Last week, we wrote about the virtual user rebellion over at social organization site Meetup. The site had unleashed a drastic redesign that many users said they never saw coming and these selfsame users came out in droves to complain in the site's feedback forum. In less than 24 hours, nearly 4,000 users came out to vote that the site "give organizers the ability to restore the old format."
While the company hasn't completely rolled back the redesign, it has come out with a blog post explaining the changes, apologizing and vowing to fix them.
One of the big comlaints, as RWW alum Adrianne Jeffries notes on The New York Observer, was that the redesign messed with the existing hierarchy on the site. "Some of the changes made organizers feel like Meetup had taken some of the control over the groups they had carefully cultivated, sometimes for years," explains Jeffries.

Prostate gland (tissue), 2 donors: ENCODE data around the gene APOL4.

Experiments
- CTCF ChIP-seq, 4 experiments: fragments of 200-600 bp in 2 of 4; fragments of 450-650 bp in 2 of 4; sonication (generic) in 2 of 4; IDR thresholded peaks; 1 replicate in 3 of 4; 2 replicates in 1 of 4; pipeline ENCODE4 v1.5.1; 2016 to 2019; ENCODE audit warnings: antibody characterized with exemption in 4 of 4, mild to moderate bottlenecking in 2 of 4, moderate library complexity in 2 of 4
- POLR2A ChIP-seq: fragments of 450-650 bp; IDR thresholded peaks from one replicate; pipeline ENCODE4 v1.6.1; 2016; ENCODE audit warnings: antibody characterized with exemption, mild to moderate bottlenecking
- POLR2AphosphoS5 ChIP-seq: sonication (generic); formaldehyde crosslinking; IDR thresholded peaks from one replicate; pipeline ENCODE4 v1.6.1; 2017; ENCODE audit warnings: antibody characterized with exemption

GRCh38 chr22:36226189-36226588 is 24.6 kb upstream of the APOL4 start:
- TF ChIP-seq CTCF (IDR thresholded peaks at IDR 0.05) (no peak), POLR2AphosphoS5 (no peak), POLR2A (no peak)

CTO Greg Whalin addresses this idea directly, saying that "We in no way set out to indicate that we are devaluing Organizers. In fact, nothing could be further from the truth. [...] I completely recognize that in some cases, we made mistakes that may have made it feel like this wasn't the case. For that I apologize."
According to Whalin, the site has already rolled back a number of changes over recent days. Some, he makes frank admissions about, saying that the change should never have been made. "These should never have been removed, and honestly, it was a bit of an oversight that they disappeared," Whalin writes in regards to user roles and titles on the RSVP list.
For the full list of changes, you can read Whalin's post, but we wonder - will they be enough? Can you really fault a company if they listen to user feedback and respond?